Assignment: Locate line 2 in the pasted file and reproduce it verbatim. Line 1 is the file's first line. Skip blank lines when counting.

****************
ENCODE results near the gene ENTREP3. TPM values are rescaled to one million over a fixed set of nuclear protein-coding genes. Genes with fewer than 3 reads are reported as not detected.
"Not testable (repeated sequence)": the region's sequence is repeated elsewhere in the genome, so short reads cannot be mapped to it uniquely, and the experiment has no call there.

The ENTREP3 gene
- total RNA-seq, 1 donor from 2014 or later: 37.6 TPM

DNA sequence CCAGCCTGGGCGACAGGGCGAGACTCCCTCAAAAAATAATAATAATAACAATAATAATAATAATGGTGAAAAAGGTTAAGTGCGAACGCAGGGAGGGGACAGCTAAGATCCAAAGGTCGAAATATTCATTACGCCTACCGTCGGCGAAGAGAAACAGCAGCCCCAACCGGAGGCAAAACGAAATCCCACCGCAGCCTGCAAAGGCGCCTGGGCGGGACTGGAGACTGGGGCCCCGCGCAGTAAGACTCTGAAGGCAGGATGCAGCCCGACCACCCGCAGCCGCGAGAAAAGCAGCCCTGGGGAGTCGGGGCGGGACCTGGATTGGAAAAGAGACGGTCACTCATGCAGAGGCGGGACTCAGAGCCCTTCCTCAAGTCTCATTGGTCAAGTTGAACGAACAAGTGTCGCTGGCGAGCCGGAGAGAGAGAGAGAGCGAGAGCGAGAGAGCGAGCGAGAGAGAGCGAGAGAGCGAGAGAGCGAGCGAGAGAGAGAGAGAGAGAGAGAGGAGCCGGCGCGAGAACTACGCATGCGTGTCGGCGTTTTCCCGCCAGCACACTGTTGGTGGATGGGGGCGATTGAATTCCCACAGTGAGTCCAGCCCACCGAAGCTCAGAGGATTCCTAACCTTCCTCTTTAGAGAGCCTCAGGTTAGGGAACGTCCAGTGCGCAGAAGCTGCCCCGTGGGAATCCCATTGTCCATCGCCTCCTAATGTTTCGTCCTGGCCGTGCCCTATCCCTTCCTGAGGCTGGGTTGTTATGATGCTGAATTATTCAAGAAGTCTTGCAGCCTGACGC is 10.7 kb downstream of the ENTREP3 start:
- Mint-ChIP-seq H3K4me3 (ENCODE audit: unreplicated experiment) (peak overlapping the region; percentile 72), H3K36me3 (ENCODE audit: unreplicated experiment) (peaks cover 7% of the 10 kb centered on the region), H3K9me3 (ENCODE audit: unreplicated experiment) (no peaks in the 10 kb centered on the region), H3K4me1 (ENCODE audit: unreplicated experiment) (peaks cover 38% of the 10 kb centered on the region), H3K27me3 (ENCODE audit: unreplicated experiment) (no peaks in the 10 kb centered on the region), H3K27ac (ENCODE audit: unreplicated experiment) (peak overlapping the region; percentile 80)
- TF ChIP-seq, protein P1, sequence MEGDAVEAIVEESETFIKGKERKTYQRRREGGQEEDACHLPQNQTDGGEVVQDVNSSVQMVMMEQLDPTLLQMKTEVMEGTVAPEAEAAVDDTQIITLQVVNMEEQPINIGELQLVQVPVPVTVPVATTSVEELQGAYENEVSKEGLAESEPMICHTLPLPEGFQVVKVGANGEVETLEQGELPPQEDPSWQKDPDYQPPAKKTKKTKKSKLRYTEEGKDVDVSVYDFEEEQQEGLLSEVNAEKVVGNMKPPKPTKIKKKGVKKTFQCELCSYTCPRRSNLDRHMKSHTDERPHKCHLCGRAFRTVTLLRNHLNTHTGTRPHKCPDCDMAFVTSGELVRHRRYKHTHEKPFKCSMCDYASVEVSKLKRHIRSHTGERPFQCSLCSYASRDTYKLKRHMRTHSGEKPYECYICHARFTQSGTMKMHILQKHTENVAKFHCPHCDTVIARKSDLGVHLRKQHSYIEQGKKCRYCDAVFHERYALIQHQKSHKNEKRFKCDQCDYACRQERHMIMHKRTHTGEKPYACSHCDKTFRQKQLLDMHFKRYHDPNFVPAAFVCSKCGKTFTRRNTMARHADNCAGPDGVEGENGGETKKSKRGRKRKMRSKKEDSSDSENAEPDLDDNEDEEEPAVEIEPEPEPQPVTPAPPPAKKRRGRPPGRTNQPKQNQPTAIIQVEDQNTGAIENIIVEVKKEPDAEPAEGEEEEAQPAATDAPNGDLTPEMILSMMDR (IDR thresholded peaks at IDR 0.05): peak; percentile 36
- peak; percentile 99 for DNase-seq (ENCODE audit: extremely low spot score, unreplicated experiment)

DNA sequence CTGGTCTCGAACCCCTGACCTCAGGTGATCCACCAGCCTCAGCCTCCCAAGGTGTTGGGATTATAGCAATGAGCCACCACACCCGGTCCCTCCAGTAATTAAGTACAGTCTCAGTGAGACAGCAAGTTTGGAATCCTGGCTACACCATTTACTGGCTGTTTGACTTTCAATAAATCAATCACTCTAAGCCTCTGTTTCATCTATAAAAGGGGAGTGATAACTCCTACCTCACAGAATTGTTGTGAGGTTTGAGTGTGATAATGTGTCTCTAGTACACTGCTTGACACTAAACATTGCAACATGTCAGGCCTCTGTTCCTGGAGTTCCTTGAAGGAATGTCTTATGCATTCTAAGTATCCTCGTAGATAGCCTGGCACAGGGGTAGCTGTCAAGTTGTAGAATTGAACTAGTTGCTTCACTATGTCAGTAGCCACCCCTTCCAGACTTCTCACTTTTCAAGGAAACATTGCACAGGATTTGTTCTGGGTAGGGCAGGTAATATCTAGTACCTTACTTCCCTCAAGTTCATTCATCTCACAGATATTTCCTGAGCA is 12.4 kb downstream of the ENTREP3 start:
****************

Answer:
"Not testable (repeated sequence)": the region's sequence is repeated elsewhere in the genome, so short reads cannot be mapped to it uniquely, and the experiment has no call there.